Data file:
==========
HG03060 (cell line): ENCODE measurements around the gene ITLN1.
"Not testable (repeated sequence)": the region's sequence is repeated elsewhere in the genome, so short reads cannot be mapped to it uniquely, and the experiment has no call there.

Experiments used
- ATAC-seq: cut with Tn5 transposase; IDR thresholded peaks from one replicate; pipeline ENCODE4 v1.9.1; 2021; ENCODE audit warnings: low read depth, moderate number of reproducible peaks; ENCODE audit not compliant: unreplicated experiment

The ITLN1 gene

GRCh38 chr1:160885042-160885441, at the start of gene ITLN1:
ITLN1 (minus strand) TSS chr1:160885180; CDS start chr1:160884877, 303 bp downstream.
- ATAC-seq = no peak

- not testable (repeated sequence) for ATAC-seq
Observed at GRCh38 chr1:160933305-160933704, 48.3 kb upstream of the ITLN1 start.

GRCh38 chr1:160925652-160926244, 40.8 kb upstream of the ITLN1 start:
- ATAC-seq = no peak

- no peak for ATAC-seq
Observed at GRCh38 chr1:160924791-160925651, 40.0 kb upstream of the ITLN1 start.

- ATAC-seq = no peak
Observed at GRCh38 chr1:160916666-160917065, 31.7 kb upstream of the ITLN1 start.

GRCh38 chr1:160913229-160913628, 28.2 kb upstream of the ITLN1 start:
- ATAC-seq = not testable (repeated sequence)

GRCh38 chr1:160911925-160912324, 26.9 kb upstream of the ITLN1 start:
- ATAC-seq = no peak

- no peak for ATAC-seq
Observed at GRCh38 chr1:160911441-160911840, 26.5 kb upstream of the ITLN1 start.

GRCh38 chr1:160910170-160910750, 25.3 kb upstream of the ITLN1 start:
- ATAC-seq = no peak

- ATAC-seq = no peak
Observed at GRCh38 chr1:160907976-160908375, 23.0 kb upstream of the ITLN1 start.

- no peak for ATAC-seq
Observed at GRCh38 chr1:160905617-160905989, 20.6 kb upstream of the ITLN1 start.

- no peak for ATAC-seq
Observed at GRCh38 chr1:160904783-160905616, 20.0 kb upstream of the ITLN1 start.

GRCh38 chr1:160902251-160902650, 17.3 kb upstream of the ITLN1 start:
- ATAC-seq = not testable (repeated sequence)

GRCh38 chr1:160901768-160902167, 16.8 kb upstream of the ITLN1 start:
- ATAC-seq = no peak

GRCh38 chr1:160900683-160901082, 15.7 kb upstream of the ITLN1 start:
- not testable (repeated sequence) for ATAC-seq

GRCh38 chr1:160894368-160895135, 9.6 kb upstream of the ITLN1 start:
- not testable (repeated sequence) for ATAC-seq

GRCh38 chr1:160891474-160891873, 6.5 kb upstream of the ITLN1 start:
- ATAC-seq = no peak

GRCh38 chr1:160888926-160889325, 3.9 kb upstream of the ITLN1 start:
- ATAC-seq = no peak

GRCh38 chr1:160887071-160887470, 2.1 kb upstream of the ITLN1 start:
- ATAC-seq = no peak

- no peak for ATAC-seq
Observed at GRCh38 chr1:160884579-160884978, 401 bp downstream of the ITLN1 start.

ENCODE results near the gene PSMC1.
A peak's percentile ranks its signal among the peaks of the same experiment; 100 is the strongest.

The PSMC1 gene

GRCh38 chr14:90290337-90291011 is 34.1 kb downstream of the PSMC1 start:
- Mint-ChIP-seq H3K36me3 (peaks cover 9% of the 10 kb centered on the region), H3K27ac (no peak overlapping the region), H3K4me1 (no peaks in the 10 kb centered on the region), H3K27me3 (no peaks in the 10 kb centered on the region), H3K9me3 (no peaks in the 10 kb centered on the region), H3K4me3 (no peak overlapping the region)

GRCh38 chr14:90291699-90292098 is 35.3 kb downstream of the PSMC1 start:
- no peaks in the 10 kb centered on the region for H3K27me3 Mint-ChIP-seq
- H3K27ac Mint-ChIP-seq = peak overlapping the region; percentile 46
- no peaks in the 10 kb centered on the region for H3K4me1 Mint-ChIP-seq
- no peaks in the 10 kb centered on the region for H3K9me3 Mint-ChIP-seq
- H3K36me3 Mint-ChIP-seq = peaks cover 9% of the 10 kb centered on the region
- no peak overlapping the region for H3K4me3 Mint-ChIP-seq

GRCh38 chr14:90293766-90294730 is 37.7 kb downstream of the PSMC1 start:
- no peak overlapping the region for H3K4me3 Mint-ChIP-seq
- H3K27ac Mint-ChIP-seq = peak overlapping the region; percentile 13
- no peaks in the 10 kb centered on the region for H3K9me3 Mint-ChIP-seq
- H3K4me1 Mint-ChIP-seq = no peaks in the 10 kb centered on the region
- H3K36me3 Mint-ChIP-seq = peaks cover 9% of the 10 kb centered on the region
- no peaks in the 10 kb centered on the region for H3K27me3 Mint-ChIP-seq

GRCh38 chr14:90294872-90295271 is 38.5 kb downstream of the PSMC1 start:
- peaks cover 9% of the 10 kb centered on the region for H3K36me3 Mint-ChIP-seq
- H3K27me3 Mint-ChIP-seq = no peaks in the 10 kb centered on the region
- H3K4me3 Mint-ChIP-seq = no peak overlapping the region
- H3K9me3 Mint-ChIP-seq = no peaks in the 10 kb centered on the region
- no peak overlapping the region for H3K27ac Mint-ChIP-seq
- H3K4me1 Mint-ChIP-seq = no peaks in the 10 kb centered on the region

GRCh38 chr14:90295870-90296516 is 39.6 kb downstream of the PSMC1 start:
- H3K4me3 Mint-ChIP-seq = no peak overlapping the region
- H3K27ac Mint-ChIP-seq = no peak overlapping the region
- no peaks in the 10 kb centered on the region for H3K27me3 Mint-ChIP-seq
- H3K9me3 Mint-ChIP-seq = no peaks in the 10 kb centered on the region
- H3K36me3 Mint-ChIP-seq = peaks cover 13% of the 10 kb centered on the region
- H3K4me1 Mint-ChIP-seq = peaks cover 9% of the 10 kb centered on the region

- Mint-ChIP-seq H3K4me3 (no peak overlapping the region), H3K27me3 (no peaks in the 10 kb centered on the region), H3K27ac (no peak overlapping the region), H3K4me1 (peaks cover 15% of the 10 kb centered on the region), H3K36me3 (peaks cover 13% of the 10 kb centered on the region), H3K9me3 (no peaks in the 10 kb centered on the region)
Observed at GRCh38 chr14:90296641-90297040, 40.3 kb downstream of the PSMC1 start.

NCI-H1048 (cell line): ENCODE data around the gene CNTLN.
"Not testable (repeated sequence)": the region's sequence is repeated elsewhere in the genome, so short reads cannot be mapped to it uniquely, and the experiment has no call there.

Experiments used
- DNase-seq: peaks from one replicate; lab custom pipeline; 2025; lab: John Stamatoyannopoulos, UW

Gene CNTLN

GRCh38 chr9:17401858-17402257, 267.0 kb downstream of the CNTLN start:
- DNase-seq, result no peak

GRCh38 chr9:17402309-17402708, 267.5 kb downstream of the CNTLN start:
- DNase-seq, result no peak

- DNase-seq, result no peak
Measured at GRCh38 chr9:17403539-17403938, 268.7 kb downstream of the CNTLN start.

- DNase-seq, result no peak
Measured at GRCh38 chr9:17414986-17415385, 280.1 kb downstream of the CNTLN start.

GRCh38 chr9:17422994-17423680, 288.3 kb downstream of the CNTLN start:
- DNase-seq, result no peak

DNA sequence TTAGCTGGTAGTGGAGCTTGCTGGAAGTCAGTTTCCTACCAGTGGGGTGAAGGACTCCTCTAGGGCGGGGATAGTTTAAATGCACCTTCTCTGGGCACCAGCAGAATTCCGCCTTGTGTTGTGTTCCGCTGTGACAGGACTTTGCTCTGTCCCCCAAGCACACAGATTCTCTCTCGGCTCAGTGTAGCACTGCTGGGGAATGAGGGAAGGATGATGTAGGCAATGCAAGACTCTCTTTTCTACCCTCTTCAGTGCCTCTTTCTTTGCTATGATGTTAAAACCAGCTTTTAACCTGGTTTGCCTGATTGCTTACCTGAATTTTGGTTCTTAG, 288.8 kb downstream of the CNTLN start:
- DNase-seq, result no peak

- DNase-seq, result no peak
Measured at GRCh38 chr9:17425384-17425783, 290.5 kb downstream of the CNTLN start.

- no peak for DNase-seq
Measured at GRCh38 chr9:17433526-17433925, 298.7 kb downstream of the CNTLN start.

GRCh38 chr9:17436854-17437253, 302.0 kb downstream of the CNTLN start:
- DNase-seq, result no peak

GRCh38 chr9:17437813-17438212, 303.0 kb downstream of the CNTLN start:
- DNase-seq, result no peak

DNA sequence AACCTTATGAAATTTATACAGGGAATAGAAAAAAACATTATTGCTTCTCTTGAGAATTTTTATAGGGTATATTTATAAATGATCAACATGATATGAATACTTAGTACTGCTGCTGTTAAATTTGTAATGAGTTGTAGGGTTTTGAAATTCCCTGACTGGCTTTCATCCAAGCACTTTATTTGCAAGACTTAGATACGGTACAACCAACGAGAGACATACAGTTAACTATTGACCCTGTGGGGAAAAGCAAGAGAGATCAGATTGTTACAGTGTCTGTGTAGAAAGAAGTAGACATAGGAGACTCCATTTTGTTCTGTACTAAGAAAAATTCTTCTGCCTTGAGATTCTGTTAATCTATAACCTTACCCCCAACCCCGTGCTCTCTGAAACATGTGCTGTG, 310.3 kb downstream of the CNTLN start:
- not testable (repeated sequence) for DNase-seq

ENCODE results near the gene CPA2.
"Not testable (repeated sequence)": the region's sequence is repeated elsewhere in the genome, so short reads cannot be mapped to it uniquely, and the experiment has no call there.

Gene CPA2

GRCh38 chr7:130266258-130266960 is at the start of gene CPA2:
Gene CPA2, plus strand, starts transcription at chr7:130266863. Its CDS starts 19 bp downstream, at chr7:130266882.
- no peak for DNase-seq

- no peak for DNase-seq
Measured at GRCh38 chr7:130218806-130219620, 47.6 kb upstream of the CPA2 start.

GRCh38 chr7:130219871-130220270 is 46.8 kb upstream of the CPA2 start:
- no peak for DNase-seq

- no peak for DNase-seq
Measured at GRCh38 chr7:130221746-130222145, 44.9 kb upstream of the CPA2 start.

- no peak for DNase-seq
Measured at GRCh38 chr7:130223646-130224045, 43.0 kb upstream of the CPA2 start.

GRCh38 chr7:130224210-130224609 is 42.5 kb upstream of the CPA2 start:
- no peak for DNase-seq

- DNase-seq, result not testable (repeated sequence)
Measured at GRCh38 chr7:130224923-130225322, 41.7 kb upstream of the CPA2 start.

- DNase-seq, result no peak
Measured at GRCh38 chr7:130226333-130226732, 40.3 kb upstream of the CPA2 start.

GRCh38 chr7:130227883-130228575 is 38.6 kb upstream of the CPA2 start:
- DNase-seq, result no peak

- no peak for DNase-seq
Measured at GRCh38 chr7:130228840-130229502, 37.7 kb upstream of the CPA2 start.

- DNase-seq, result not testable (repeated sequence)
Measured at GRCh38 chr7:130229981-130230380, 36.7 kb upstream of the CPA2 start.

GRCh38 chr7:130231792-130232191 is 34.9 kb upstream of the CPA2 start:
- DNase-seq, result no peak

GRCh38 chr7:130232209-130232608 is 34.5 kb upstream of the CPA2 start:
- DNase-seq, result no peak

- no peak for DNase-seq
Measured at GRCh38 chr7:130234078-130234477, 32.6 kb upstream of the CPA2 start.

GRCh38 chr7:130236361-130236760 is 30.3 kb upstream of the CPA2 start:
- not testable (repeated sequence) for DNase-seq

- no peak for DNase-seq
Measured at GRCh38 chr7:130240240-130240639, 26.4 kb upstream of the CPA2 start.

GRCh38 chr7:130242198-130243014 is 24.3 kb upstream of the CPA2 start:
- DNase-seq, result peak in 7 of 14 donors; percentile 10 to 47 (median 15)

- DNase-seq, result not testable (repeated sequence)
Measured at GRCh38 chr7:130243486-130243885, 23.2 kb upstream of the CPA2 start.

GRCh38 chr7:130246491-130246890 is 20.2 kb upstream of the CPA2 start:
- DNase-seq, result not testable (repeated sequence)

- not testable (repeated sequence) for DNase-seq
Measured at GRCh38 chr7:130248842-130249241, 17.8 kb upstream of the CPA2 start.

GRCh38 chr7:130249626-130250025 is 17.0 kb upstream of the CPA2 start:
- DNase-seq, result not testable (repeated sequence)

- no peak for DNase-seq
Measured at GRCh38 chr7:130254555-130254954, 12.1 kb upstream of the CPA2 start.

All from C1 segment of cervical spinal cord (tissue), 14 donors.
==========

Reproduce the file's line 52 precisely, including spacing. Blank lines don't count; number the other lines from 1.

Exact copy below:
GRCh38 chr14:90291699-90292098 is 35.3 kb downstream of the PSMC1 start: